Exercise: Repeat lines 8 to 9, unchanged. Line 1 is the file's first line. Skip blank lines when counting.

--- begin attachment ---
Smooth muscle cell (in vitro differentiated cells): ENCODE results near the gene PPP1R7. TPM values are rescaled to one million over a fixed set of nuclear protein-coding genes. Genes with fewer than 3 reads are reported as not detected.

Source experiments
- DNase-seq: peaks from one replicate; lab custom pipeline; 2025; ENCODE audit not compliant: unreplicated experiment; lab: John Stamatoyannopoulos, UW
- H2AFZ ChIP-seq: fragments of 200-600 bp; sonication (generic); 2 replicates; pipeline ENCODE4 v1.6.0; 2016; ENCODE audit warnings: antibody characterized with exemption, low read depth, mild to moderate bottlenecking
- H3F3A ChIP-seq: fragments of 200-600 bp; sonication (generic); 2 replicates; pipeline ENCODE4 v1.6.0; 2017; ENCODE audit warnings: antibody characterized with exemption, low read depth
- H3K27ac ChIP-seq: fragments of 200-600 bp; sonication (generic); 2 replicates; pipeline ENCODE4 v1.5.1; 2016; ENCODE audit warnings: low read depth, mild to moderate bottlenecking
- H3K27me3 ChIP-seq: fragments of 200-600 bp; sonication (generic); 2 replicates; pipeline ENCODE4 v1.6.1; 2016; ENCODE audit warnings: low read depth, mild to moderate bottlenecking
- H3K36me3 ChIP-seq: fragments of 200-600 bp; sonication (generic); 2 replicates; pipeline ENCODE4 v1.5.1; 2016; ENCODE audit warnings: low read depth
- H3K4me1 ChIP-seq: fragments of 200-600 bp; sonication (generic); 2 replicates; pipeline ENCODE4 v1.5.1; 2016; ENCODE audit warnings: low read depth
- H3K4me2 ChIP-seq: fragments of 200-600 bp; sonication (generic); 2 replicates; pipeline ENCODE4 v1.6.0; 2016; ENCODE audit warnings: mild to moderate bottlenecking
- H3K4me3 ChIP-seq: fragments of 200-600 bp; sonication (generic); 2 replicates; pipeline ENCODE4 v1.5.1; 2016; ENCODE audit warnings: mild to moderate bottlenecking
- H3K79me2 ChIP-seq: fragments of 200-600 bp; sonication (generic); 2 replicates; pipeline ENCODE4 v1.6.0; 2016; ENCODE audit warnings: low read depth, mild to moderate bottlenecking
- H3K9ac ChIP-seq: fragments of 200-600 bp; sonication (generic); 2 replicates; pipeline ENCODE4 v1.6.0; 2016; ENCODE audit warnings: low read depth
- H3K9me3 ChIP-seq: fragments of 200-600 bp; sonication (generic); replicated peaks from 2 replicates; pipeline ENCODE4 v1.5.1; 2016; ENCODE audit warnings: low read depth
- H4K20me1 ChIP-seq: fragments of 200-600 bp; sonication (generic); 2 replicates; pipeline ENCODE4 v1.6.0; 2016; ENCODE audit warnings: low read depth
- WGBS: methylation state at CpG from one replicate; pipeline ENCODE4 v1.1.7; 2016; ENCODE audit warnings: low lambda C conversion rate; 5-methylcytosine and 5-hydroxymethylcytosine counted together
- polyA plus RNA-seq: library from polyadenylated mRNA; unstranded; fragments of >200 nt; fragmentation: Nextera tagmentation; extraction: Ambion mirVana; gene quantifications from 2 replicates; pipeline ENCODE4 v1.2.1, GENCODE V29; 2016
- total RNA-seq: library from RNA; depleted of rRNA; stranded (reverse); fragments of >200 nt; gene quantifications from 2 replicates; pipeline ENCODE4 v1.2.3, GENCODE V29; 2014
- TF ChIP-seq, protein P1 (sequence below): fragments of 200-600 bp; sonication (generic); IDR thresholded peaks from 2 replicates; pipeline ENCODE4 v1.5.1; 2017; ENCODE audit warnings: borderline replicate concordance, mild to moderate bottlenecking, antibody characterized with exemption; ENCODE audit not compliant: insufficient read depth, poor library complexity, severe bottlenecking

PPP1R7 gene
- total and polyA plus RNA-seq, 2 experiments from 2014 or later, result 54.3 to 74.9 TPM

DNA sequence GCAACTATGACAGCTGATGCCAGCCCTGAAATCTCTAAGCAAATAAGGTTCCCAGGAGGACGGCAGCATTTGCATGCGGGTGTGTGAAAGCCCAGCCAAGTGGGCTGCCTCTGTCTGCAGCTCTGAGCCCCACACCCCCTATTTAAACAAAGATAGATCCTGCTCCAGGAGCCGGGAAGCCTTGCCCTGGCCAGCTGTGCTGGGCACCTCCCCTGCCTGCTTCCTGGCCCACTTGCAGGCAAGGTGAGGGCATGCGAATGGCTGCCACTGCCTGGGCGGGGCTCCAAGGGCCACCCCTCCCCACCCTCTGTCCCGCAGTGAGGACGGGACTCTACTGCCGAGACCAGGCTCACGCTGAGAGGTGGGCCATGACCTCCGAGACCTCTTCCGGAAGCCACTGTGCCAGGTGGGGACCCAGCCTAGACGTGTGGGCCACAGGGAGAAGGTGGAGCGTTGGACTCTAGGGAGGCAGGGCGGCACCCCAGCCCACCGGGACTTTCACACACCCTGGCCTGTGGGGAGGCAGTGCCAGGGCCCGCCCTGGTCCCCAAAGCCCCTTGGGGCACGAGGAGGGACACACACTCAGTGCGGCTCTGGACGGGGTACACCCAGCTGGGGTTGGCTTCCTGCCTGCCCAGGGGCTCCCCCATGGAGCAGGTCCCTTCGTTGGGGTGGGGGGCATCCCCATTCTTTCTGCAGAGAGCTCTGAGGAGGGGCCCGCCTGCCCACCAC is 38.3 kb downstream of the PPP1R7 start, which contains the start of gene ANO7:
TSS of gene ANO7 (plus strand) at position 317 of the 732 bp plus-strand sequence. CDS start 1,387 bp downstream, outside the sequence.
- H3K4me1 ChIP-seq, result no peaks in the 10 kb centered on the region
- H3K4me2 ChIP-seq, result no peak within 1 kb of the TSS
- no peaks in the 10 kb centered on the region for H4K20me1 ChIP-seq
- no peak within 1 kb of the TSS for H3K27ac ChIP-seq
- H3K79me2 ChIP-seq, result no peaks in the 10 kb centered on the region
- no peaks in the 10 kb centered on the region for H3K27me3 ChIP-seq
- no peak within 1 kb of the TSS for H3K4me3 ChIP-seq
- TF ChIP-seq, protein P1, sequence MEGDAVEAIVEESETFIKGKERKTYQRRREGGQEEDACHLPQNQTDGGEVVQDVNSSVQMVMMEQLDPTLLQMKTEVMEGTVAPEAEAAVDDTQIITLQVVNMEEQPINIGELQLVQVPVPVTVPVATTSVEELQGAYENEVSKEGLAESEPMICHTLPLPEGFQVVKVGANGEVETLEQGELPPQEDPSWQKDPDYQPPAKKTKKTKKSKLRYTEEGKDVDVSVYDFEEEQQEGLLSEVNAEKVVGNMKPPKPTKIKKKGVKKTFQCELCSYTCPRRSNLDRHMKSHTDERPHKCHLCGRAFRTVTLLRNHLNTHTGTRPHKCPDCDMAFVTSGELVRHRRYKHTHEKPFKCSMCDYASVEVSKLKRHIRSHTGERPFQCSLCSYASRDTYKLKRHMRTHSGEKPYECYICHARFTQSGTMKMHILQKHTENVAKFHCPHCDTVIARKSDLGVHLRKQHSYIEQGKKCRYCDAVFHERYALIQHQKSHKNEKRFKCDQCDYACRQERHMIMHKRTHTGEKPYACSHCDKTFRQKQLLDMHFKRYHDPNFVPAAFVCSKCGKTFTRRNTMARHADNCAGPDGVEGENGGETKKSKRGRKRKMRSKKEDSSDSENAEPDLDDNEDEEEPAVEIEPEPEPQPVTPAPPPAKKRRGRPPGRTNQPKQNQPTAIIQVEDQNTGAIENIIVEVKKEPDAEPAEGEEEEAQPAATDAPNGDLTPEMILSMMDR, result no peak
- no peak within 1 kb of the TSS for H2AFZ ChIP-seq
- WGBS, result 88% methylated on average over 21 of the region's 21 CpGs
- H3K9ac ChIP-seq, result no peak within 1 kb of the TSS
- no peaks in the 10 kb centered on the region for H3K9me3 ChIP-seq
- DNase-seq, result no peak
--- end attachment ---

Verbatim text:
- H3K36me3 ChIP-seq: fragments of 200-600 bp; sonication (generic); 2 replicates; pipeline ENCODE4 v1.5.1; 2016; ENCODE audit warnings: low read depth
- H3K4me1 ChIP-seq: fragments of 200-600 bp; sonication (generic); 2 replicates; pipeline ENCODE4 v1.5.1; 2016; ENCODE audit warnings: low read depth